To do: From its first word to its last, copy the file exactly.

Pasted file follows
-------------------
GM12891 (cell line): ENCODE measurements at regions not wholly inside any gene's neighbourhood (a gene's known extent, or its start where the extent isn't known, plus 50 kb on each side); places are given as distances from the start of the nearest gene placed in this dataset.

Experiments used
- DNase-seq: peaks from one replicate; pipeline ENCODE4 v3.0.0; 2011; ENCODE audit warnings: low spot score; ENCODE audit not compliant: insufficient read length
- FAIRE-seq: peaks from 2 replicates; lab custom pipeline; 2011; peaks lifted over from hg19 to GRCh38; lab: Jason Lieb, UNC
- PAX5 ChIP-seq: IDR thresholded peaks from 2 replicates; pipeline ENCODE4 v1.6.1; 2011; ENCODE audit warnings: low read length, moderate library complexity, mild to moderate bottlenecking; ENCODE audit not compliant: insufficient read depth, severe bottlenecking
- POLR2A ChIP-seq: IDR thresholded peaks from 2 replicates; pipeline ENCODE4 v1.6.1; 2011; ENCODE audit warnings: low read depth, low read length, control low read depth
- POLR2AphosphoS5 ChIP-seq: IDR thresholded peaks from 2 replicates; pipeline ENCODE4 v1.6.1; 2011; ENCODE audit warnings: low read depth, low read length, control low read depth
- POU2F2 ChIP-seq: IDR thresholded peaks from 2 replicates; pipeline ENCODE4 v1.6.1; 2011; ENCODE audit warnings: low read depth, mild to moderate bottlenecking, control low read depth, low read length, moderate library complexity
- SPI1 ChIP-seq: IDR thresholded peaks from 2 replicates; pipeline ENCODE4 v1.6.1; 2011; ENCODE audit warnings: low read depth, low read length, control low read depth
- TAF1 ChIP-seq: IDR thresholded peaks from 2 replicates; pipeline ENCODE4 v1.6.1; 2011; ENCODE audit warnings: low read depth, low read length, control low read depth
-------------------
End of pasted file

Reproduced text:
GM12891 (cell line): ENCODE measurements at regions not wholly inside any gene's neighbourhood (a gene's known extent, or its start where the extent isn't known, plus 50 kb on each side); places are given as distances from the start of the nearest gene placed in this dataset.

Experiments used
- DNase-seq: peaks from one replicate; pipeline ENCODE4 v3.0.0; 2011; ENCODE audit warnings: low spot score; ENCODE audit not compliant: insufficient read length
- FAIRE-seq: peaks from 2 replicates; lab custom pipeline; 2011; peaks lifted over from hg19 to GRCh38; lab: Jason Lieb, UNC
- PAX5 ChIP-seq: IDR thresholded peaks from 2 replicates; pipeline ENCODE4 v1.6.1; 2011; ENCODE audit warnings: low read length, moderate library complexity, mild to moderate bottlenecking; ENCODE audit not compliant: insufficient read depth, severe bottlenecking
- POLR2A ChIP-seq: IDR thresholded peaks from 2 replicates; pipeline ENCODE4 v1.6.1; 2011; ENCODE audit warnings: low read depth, low read length, control low read depth
- POLR2AphosphoS5 ChIP-seq: IDR thresholded peaks from 2 replicates; pipeline ENCODE4 v1.6.1; 2011; ENCODE audit warnings: low read depth, low read length, control low read depth
- POU2F2 ChIP-seq: IDR thresholded peaks from 2 replicates; pipeline ENCODE4 v1.6.1; 2011; ENCODE audit warnings: low read depth, mild to moderate bottlenecking, control low read depth, low read length, moderate library complexity
- SPI1 ChIP-seq: IDR thresholded peaks from 2 replicates; pipeline ENCODE4 v1.6.1; 2011; ENCODE audit warnings: low read depth, low read length, control low read depth
- TAF1 ChIP-seq: IDR thresholded peaks from 2 replicates; pipeline ENCODE4 v1.6.1; 2011; ENCODE audit warnings: low read depth, low read length, control low read depth